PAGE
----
The attorney general’s office and the victims’ families will try Thursday to convince the Paris appeals court to overturn a dismissal granted to the airline and the plane builder.
The court’s decision, which will not be released for several weeks, will be the fruit of discussions that will take place Thursday behind closed doors in the French capital, nearly 12 years after the crash of flight AF447, reported AFP.
On June 1, 2009, an Airbus A330 on the Rio de Janeiro-Paris route crashed into the Atlantic Ocean. All passengers and crew members – 228 people of 34 different nationalities – died in the crash, the worst in the French airline’s history.
In August 2019, after a decade of investigations and expert complaints about the causes of the crash, French investigating judges pronounced a dismissal against Airbus and Air France, which had been charged in 2011 for “involuntary manslaughter”.
However, the French Public Prosecutor’s Office has come out in favor of a trial against the two companies.
“We were beginning to lose hope and now we glimpse the possibility of a trial,” Danièle Lamy, president of the association Entraide et Solidarité AF447 (Help and Solidarity AF447), told AFP.
Alain Jakubowicz, one of the lawyers of the association, which brings together almost all the relatives of the French victims, thanked the “very valuable legal and moral support” of the public prosecutor’s office.
“At this stage, it’s not about deciding whether Airbus or Air France are guilty, but about [examining] the evidence that justifies a trial. That’s the only thing the families are asking for: for there to be an adversarial debate,” he said.
In their dismissal order of August 29, 2019, the magistrates considered that the accident was “clearly due to a combination of elements that had never occurred and which therefore revealed dangers that had not been perceived before.”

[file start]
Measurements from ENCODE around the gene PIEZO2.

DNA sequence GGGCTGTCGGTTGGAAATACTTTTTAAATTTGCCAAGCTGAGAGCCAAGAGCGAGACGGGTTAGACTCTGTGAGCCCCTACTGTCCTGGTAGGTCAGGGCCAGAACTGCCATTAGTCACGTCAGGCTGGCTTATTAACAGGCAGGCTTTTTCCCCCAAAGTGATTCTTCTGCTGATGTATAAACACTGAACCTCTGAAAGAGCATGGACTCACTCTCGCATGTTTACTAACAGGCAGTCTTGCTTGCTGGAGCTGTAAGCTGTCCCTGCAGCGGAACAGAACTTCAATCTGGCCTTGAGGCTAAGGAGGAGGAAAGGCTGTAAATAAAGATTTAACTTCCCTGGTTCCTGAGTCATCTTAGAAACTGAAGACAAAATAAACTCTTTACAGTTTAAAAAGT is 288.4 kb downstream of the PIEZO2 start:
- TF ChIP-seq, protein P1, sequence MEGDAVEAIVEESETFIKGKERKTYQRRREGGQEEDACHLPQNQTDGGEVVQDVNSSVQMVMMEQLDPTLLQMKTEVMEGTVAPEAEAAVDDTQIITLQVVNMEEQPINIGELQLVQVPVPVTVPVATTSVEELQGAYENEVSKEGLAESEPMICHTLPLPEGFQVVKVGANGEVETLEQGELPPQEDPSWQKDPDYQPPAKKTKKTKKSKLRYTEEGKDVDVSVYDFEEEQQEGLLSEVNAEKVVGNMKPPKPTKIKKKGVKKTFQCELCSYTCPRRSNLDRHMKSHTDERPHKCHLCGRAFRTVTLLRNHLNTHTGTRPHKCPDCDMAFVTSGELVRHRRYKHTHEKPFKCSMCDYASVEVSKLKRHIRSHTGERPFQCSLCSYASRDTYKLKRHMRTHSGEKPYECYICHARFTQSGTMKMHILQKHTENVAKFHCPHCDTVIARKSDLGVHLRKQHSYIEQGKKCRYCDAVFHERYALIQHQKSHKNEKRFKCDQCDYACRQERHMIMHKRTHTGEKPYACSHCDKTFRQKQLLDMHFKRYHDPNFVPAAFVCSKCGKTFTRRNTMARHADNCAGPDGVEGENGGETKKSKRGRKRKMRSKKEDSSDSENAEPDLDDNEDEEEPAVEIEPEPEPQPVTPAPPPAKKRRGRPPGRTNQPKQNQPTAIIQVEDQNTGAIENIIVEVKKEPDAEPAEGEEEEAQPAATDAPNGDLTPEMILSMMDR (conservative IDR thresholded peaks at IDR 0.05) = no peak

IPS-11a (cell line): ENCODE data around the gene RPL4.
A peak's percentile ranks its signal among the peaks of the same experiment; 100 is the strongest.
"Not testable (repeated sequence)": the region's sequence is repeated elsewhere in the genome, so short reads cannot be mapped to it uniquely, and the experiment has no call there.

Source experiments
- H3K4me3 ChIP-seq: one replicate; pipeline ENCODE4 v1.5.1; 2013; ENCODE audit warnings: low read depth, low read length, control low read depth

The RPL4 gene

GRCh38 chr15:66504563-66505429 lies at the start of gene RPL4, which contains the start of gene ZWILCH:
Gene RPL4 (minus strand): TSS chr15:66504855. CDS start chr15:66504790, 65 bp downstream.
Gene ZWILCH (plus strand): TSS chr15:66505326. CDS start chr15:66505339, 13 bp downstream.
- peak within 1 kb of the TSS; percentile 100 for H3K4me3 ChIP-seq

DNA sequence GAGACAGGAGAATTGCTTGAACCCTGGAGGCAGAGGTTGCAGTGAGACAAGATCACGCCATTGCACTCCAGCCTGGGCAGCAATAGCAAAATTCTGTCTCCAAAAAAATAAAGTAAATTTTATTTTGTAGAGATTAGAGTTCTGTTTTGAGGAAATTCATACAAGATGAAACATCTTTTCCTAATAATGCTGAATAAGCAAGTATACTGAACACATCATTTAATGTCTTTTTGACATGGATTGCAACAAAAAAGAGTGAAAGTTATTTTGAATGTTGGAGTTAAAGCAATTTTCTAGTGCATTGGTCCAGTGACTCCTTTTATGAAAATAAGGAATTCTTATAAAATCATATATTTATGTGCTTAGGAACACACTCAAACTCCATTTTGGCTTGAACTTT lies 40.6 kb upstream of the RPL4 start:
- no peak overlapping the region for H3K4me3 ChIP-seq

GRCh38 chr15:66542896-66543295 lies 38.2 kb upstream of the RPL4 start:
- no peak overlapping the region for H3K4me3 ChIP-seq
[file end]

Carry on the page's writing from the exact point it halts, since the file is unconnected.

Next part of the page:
The investigations “did not lead to the characterization of a culpable fault on the part of Airbus or Air France in relation to (…) the piloting errors (…) at the origin of the accident,” they found.
According to expert reports, the in-flight freezing of the Pitot speed probes caused a disturbance in the Airbus A330’s speed measurements and disoriented the pilots until they lost control of the aircraft.
The Public Prosecutor’s Office, on the other hand, considers that the company “committed negligence and recklessness” by not providing its pilots with sufficient information on the procedure to adopt in the event of anomalies related to the probes, which make it possible to monitor the aircraft’s speed, following several incidents of the same type in previous months.
As for Airbus, the public prosecutor’s office considers that the European manufacturer underestimated “the danger of anemometric incidents following the freezing of the probes,” according to Le Parisien newspaper.
Following the indictment of Air France and Airbus in 2011, the investigations were prolonged by a battle between experts, contested by the civil parties who accused them of corporatism as they came from the world of aeronautics.
While a first report in 2012 had concluded that there were crew failures, technical problems and lack of information from the pilots about the probe freeze, a counter-expertise, requested by the manufacturer, pointed to an “inadequate crew reaction” and Air France’s failures.
The civilian parties had obtained the annulment of this second assessment and the reopening of an investigation. But a third and final expert assessment, in 2017, also highlighted “inappropriate actions in manual piloting” and tended to exculpate Airbus.